Subject: I have found a CD that I think you would enjoy
A brilliant collection of bop blues tunes
Jazzcat | Genoa, Italy Italy | 08/14/2004
(5 out of 5 stars)
"Great musthave album from Gene Ammons. I have to correct the previous reviewer, the trumpet player is not Farmer, but Idrees Sulieman, he did a fantastic job. It is a blowin' date based on various blues forms. The first is a medium slow blues played with great feeling, the second a fast blues really boppin! The third tune is another blues mid tempoed. The last tune is not a blues but a minor key ballad. The line up is great, Pepper Adams played really well here like Sulieman and the other guys did, but Ammons is the first voice. His playing is a winning mix of blues soulful phrasing and bop techniques. This album is a winner not a sleeper like many strictly blues albums. If you like this one try "Only the blues" by Sonny Stitt/Oscar Peterson trio. This two albums are really good examples of jazzed blues music."
Shalom Spencer | Berkeley, CA USA | 06/17/2004
(5 out of 5 stars)
"My Dad who was a Jazz Musician 'schooled' me on to this Lp when I was a teenager and just really getting into Jazz. This is essentially a session of Jug blowing slow blues but it also follows the format of the jam sessions that appeared in such albums as The Happy Blues, Jug In Hi-Fi,etc. Pepper Adams and Art Farmer are also on this session and provide great support. Jug blows his ass off and his tremendous ability to synthesize blues, bop and of course the soulful sound that makes Jug so unique makes this an essential piece for any one who digs Jug."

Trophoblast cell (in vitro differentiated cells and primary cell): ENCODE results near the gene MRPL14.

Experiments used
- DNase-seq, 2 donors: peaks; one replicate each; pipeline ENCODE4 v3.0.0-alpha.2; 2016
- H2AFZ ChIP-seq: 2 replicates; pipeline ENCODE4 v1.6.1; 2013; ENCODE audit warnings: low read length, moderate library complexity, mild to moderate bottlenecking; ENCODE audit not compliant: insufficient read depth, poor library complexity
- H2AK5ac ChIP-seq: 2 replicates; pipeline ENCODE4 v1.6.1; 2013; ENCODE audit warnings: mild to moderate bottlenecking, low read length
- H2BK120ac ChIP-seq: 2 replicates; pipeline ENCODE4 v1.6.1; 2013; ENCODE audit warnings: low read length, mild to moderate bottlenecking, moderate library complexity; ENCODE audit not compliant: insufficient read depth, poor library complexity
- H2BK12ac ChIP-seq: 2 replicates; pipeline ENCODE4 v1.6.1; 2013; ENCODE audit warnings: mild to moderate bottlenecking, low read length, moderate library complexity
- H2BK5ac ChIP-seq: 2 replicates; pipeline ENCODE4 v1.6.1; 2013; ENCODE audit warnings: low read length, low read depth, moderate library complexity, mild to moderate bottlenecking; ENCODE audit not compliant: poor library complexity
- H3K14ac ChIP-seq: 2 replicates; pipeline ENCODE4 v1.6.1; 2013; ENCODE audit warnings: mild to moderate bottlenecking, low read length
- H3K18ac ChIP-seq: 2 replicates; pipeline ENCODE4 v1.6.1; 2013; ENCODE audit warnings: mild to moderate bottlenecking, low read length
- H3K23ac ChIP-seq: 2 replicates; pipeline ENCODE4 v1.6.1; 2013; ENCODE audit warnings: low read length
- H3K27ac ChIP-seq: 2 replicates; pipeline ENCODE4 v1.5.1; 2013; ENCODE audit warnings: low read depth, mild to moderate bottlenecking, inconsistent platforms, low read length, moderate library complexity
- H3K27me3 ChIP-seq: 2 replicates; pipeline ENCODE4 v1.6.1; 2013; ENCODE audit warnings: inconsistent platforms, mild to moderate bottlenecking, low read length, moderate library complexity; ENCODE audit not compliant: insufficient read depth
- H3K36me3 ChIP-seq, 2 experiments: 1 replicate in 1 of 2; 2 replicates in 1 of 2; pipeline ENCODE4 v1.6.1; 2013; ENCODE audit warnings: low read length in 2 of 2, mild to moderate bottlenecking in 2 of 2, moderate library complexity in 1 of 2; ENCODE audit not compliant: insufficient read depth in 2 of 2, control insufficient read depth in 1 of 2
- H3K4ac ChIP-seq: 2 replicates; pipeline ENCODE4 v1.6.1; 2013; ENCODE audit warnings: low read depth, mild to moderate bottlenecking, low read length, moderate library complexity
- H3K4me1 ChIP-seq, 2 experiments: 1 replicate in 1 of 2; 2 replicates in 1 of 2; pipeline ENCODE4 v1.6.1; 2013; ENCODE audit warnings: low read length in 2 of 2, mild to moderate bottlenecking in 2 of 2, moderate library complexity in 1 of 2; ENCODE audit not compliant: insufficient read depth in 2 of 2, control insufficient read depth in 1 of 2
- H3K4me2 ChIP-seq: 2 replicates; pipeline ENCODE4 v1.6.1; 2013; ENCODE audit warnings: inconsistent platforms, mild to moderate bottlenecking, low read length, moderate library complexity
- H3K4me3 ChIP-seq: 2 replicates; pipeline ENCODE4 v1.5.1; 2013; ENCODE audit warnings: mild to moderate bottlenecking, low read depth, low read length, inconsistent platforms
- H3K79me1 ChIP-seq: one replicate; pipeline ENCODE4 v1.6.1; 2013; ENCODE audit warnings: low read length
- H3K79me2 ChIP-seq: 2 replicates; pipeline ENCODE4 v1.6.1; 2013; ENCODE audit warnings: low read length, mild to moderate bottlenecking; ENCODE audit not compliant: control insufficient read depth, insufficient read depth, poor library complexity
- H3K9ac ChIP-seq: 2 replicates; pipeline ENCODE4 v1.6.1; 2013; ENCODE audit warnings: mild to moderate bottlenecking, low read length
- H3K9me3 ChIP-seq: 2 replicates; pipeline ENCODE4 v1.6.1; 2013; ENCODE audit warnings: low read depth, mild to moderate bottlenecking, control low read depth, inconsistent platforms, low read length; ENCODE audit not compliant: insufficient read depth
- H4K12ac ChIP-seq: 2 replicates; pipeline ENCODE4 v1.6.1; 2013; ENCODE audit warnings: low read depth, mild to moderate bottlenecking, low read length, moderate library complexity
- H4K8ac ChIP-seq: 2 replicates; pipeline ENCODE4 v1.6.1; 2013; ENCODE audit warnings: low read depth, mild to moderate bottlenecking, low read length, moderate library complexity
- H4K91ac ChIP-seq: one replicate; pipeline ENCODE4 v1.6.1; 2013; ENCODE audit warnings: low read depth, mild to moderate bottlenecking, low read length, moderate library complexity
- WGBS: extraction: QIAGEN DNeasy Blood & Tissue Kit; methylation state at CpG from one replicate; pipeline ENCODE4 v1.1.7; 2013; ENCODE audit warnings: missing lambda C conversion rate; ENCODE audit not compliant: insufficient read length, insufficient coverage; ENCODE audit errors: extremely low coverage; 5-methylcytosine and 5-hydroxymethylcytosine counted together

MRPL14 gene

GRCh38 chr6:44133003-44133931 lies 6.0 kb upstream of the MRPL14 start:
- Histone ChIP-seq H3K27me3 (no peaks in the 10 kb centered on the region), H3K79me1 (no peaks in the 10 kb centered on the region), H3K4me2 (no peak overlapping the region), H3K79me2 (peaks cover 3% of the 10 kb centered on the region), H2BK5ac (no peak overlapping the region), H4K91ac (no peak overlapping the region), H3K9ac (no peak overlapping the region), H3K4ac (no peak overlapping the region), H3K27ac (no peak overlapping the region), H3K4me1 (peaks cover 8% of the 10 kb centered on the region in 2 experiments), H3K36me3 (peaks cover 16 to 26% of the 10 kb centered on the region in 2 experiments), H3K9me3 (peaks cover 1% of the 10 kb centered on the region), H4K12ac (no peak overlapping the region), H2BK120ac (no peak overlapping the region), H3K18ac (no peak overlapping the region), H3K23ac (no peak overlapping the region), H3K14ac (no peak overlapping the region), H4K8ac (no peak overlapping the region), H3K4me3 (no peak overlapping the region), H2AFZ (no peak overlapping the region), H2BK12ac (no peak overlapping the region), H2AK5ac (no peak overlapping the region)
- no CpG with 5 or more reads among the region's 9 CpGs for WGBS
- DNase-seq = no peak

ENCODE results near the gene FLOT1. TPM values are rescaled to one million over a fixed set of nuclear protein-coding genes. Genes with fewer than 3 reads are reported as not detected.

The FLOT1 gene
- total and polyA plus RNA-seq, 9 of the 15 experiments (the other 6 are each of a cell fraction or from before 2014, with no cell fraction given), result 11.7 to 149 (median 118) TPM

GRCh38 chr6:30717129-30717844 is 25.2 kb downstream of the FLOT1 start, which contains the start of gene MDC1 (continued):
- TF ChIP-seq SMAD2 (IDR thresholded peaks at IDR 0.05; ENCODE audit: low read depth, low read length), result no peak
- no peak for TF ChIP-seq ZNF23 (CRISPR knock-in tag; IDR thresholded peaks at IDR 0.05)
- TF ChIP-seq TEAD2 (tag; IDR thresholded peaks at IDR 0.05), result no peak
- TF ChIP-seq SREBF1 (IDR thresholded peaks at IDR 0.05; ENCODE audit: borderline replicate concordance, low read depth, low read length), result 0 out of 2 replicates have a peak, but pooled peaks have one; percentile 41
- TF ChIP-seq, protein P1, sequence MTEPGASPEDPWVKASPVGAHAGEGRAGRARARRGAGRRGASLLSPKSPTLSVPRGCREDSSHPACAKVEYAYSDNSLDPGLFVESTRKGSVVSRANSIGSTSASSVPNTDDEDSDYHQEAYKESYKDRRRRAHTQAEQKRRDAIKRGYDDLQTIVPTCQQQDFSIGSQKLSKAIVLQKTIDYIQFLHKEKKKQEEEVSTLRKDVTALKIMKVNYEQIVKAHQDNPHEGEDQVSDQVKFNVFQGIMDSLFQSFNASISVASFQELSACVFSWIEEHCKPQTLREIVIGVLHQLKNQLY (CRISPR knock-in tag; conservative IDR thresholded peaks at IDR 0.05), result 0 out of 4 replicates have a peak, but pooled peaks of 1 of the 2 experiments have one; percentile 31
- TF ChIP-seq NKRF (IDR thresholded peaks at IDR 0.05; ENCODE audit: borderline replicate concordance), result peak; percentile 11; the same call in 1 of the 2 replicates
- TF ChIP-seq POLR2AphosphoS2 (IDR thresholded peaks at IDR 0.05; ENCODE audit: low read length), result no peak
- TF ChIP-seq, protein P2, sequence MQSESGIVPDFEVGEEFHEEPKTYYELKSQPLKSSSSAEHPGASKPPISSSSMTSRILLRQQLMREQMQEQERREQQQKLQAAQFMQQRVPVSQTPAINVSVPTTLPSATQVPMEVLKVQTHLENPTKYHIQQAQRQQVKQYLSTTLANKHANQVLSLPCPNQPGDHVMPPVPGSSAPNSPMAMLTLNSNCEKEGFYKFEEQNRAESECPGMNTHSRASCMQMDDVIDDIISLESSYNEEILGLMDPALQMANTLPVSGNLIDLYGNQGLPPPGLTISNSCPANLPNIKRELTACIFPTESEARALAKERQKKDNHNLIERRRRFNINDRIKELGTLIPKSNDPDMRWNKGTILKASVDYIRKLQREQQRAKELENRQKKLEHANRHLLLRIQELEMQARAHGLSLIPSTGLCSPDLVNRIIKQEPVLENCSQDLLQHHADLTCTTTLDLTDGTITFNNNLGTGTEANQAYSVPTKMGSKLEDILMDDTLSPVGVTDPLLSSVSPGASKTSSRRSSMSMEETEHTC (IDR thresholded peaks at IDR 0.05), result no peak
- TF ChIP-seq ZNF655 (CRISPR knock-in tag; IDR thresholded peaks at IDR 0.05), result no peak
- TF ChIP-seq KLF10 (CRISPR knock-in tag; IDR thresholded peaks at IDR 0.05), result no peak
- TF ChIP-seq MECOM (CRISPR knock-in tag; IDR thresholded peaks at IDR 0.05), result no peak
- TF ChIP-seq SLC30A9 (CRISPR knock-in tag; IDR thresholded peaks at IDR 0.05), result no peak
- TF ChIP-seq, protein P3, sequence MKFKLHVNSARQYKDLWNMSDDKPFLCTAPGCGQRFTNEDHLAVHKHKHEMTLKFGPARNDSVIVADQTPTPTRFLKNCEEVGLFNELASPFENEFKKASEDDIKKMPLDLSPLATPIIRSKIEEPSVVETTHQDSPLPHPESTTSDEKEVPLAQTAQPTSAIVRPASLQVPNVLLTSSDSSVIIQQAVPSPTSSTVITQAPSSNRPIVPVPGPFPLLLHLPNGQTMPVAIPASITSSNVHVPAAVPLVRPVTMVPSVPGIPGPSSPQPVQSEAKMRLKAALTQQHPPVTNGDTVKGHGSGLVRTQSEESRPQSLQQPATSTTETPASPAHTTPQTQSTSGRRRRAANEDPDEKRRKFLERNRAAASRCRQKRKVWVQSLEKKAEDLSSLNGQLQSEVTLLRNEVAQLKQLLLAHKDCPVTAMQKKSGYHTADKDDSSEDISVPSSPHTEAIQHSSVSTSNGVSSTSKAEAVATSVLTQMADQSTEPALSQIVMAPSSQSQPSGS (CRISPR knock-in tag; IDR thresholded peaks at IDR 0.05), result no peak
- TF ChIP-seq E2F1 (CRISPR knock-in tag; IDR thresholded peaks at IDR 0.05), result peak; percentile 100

Another blowing session for Jug
Bomojaz | South Central PA, USA | 10/31/2005
(4 out of 5 stars)
"Prestige Records loved putting together what became known as "blowing sessions": get a handful of musicians together in the recording studio and let them jam around the chords of a few simple blues and standards. These weren't working bands by a long shot, and most of the players were part of the label's stable of players. Depending on the mood everyone was in, the material at hand, and whether styles jelled or not usually determined the success of the date.
This date is only mildly successful, with Jug having an off day. (It would be his last album for almost two years: another drug conviction would take him off the scene yet again. Maybe that had an effect on his playing here.) Pepper Adams, though, on baritone sax does his best to save the date; he is especially good on the long (13+ minutes) slow blues BLUE GENE. Idrees Sulieman is a stark trumpeter (he sounds a lot like Donald Byrd to me, but less lyrical), and Mal Waldron can sound like a minimalist player on piano at times, hammering away at a single note or two during a solo. This album is okay, but two years hence, when Ammons would record again, the results would be a whole lot better."